Debate over tattoos heats up in Japan

Last week, Japanese celebrity Ryuchell revealed to the world he got his wife a tattoo with his son’s name on his arm. It has unsurprisingly caused vigorous debate which has continued on social media throughout the week.

The 22 year old Ryuchell is a popular model, television star and newly minted pop singer. He and his wife Peco are inspired by fashion from Full House, Lisa Frank and pizza.

Ryuchell’s right shoulder now displays a quirky but ‘uber cool ‘smiley emoji tattoo with Link, his son’s name proudly on display. Link was named after Link Larkin from Hairspray. The other tattoo says “Tetsuko”, his wife’s real name.

Japan Trends reported that some thought it was inappropriate for a father to get such tattoos and a large percentage of the country’s population still think tattoos are unsuitable. I guess this is hardly surprising given the conservative nature of the Japanese, generally speaking.

Tattoos in Japan have historically been associated with Japanese organise crime during the 20th century, and even though Ryucheru’s “cute” tattoos are not Japanese in style, the stigma is still alive and well.

For centuries, the “polite” society of Japan has snubbed its collective nose at tattoos despite the fact that in modern times, tattooing is now being accepted around the world for what it really is, an art form. Many Japanese see it as dishonourable towards their parents with this premise being based in ancient Confucian concepts that were entrenched in Japanese society long ago.

The polite conservatives of Japan still follow the Confucian ideals and the intrinsic values that go along with it, for the most part. But are the new generation Japanese, the hip, the cool and the trendy carving a new path? After all, what is the difference between admiring art on a canvas to art on the human body?

The argument that only criminals and bad people have tattoos has been dead in the water for a long time now. Such beliefs are unfounded in the modern world and could really only be described as discriminatory in nature for the most part.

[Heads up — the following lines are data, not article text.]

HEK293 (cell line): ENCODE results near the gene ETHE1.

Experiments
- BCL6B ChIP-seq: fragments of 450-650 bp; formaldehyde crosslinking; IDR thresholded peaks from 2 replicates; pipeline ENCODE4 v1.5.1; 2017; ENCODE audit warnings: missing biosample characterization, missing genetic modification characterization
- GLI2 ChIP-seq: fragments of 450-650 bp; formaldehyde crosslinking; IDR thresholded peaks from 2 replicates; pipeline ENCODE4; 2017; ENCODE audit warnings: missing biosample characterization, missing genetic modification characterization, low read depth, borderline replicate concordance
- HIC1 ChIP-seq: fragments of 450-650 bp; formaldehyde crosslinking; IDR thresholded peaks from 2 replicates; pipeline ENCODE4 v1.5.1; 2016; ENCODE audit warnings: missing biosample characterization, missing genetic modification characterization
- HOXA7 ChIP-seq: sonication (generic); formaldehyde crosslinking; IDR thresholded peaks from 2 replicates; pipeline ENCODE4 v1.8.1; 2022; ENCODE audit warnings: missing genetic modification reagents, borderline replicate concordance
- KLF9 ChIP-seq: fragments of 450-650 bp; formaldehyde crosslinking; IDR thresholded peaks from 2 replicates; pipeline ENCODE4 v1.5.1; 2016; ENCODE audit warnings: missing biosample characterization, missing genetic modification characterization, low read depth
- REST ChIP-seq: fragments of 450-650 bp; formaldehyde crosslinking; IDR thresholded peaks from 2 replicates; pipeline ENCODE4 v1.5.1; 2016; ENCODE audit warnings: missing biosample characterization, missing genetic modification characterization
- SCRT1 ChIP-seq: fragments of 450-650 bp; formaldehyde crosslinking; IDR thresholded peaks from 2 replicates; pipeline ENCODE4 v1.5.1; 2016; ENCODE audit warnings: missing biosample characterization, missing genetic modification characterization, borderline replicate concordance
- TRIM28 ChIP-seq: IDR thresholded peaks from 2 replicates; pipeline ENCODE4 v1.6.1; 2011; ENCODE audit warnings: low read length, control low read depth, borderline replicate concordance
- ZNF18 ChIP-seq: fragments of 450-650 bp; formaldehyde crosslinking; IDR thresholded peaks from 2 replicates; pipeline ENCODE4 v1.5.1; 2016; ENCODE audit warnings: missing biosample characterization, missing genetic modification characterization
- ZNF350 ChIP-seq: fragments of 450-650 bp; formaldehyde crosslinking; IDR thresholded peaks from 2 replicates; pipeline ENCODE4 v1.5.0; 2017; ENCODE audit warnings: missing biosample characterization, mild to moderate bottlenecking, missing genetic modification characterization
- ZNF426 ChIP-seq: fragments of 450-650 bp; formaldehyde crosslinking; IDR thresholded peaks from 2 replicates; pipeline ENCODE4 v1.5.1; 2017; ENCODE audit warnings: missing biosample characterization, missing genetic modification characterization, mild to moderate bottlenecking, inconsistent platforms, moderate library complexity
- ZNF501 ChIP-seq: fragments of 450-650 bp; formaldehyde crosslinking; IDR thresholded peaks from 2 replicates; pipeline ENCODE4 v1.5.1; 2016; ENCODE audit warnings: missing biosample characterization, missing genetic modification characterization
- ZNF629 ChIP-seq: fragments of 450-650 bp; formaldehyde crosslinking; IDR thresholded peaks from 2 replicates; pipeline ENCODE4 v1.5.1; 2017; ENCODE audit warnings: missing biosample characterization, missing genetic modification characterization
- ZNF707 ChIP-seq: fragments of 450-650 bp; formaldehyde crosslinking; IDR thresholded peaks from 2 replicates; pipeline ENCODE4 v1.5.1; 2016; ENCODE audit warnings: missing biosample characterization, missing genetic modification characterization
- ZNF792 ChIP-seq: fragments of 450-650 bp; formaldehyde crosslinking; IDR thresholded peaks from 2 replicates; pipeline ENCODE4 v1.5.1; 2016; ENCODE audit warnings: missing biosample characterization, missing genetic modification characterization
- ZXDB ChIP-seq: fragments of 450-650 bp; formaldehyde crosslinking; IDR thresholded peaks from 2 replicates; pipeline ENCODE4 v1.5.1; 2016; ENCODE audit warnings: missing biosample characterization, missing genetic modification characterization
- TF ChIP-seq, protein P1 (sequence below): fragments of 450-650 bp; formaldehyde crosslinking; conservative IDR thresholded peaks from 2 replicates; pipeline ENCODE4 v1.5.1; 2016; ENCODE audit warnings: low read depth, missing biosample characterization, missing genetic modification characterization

Article 13 of the Japanese Constitution states: “All of the people shall be respected as individuals. Their right to life, liberty, and the pursuit of happiness shall, to the extent that it does not interfere with public welfare, be the supreme consideration in legislation and in other governmental affairs”.

When all is said and done, the human body is an art form in itself. Tattooing is merely an art form, nothing more and nothing less. Getting tattooed is simply an artistic expression, a time stamp in a timeline that often tells a story of a person’s journey in life. They serve as a reminder of days gone by and how a person may have evolved in their life adventure.

Sure there might be a seedy underbelly to the tattooing industry, but then there is a seedy underbelly in every industry. Just because there a few corporate crooks or corrupt politicians out there doesn’t mean all people that wear a suit are “bad”.

The same rule of thumb also applies to the tattooed! People should be admired for their individuality and character. Often the polite can be the most unscrupulous of us all so should we then discriminate against all polite people? There’s nothing wrong with being conservative, and there’s nothing wrong with self-expression. But discriminating against a person who chooses to express themselves through tattoo art could be considered anti-social and contradictory to ancient beliefs and values.


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